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    Another story about Getz being a bad boy was the time he appeared with the Bill Evans Trio in Europe.
    They had gotten together for a rehearsal in the afternoon, and came up with a song list.

    At the concert that night, they started playing, and Getz all of a sudden decides to play a song that they didn't rehearse!
    The concert was video-taped, and you can see Bill Evans sitting on his hands, refusing to play.
    Then Evans motions to Eddie Gomez to stop playing, and then the drummer stops playing, and Getz keeps playing alone for a little while.
    Getz realizes what's going on and eventually stops playing.
    To make up for what he did, Getz grabs the mic, and announces that it's Bill Evans' birthday, and he plays an unaccompanied version of "Happy Birthday" for Evans.
    I actually saw the video tape of this!

  45. #44

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    we can still see that neither Stan Getz nor Chet Baker participated in bold musical ventures in the 1950s, heralding free jazz, such as Jimmy Raney, Jimmy Giuffre, John Lewis, Jim Hall among others

    I aim here not the most tumultuous free jazz, but the one that borrows from classical and contemporary music with real laboratories, from Tristano (Sextet 1949) to Gunther Schuller (Jazz Abstractions) through Mingus (Workshop), Teddy Charles (New Directions Quartet)

  46. #45

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    I'm a huge fan of both men's work.

    Does anyone here remember Bob Brookmeyer's old website (ca late '90s-early '00s)? He tilted at windmills a lot, but imparted lots of wisdom too.

    Re Stan: (paraphrased) 'X is an improviser, and Stan is a performer---and I wouldn't touch a hair on either of their heads'.

    What Getz did to challenge himself and grow was to change the settings---get younger players with new concepts and compositions in his groups. (Similar to what Miles did---neither changed their actual playing all that much. Miles became more chromatic and more aggressive from the '60s on, Stan's sound got more muscular).

    And yes, Mr. Baker was the 'purer' improviser. But he had his licks and strategies too. Everyone playing solos needs some focus---some 'glue'...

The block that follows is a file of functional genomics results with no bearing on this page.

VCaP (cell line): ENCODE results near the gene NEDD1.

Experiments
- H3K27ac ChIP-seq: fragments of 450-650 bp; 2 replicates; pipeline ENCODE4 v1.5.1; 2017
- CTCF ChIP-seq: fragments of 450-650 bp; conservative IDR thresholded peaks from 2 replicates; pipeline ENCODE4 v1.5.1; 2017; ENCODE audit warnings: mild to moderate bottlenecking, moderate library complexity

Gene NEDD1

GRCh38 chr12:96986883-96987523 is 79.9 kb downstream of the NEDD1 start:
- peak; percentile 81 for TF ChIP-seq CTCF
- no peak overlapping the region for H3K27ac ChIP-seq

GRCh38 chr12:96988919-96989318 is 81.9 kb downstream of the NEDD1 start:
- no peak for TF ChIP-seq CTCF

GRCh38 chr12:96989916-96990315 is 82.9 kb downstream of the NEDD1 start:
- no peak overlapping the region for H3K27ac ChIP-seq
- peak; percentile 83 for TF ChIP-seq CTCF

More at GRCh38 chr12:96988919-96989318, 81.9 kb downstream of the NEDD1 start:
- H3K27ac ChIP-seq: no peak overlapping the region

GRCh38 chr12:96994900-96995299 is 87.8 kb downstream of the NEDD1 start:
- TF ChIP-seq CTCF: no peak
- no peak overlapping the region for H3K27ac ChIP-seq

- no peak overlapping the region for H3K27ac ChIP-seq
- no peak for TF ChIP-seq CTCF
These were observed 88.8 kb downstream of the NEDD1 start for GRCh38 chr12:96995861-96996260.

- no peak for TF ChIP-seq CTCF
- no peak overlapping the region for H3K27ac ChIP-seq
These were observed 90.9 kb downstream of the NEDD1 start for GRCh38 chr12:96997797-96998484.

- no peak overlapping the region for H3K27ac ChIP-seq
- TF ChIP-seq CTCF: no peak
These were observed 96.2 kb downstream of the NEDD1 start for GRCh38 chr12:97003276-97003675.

47. #46

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    Quote Originally Posted by Patlotch
    we can still see that neither Stan Getz nor Chet Baker participated in bold musical ventures in the 1950s, heralding free jazz, such as Jimmy Raney, Jimmy Giuffre, John Lewis, Jim Hall among others
    Not exactly: Chet recorded an album with many compositions by the innovative, visionary Bob Zieff---back in the '50s...

  48. #47

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    Quote Originally Posted by joelf
    I'm a huge fan of both men's work. [...]

    What Getz did to challenge himself and grow was to change the settings---get younger players with new concepts and compositions in his groups. (Similar to what Miles did---neither changed their actual playing all that much. Miles became more chromatic and more aggressive from the '60s on, Stan's sound got more muscular). [...]
    I also like them very much, that is not the point. I made an objective observation, as to their place in the history of jazz and its evolution, which does not detract from their talent as improvisers

    that said, notwithstanding their evolution, for Getz in reality according to what was in vogue (bossa nova...), you remove them from this history, and you deprive it of two essential musicians in their time, but you do not change anything to this historical evolution. Comparing Getz and Miles is not very relevant from this point of view, since Miles is responsible for 3 or 4 musical changes that influenced the sequel. Without him, the Jazz would have been different, without Getz and Chet, not really